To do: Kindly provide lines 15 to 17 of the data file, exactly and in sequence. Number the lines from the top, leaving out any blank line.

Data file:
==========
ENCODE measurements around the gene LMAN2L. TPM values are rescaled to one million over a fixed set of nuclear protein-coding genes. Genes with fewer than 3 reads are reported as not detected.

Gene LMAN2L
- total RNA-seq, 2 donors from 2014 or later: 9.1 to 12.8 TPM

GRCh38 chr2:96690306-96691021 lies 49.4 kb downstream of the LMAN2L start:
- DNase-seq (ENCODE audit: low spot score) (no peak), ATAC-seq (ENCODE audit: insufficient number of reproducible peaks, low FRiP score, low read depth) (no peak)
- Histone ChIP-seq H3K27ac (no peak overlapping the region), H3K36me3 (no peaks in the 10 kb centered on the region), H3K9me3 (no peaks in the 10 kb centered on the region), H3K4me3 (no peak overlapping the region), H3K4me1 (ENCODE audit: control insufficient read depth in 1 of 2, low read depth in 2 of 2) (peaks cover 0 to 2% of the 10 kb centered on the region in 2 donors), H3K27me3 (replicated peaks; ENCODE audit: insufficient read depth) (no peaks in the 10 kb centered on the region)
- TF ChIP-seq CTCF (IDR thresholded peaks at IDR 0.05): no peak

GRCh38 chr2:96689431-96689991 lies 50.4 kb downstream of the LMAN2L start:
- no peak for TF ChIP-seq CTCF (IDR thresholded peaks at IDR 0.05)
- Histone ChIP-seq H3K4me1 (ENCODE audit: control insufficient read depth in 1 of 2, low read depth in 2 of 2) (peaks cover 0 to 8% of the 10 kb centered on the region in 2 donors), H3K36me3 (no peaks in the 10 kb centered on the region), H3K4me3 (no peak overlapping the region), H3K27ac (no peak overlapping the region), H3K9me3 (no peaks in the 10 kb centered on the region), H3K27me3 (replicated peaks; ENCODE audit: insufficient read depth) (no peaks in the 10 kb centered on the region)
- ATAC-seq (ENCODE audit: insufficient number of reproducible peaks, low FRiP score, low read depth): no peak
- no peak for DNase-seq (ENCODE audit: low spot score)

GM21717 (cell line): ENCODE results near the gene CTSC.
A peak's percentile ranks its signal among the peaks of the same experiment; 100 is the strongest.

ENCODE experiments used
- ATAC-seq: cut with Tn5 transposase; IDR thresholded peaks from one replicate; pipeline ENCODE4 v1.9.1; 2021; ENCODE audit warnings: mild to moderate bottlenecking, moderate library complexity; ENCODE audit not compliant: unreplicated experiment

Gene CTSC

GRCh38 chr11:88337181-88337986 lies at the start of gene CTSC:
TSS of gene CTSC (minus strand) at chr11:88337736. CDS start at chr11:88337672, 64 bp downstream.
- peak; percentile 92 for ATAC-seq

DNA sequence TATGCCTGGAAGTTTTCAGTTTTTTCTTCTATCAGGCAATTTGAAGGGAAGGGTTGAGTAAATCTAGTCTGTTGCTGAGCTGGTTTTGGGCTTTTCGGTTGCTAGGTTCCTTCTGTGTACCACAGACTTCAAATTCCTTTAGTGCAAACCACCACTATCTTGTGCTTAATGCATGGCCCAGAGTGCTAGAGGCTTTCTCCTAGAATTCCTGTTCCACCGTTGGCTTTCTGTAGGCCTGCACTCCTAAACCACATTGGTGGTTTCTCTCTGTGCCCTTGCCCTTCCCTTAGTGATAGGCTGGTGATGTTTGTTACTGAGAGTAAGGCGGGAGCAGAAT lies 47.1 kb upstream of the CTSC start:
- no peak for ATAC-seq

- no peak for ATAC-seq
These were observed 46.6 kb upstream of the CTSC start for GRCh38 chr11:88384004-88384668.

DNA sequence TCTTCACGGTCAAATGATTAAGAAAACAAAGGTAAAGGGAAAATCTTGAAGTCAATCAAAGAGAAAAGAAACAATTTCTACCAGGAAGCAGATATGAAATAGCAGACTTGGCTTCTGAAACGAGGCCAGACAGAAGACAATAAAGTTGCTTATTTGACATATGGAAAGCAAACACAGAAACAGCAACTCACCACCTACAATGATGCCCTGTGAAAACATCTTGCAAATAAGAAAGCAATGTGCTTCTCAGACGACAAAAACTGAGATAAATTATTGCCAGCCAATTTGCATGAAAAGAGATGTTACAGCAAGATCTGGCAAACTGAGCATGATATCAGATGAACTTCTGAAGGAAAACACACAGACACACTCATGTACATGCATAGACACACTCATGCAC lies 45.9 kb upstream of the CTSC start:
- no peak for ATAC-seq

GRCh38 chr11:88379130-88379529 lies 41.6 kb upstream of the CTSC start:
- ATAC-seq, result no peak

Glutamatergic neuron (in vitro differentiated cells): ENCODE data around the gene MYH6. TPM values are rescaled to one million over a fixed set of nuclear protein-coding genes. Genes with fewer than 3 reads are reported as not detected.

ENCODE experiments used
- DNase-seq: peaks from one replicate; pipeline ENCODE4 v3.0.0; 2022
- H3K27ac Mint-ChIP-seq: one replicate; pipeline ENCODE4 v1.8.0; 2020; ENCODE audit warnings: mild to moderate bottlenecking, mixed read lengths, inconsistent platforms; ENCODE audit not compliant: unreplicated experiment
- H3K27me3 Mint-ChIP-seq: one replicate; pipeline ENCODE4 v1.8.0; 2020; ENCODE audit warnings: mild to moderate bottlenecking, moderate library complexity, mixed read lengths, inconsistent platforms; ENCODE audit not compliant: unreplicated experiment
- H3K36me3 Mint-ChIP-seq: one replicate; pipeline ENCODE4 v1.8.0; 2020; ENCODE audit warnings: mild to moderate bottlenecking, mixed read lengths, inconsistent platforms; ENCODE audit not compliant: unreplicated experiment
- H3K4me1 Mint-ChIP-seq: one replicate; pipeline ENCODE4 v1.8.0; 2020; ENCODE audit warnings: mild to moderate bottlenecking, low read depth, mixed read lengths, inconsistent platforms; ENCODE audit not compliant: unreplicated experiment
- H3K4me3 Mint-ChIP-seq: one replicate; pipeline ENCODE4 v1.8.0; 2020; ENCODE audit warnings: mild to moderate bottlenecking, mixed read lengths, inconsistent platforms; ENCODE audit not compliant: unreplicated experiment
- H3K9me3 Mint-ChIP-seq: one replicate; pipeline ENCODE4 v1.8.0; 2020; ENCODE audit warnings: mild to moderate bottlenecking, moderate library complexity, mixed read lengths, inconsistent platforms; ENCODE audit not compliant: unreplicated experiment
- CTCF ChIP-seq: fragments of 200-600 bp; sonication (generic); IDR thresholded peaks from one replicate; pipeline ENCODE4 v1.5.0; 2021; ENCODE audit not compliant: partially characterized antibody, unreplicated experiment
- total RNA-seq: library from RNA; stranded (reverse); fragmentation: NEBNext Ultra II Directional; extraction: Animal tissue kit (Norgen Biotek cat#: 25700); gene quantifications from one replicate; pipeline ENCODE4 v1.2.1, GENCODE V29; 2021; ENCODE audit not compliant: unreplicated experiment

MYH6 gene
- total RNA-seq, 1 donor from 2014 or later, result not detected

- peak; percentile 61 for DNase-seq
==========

ENCODE experiments used
- ATAC-seq: cut with Tn5 transposase; IDR thresholded peaks from one replicate; pipeline ENCODE4 v1.9.1; 2021; ENCODE audit warnings: mild to moderate bottlenecking, moderate library complexity; ENCODE audit not compliant: unreplicated experiment

Gene CTSC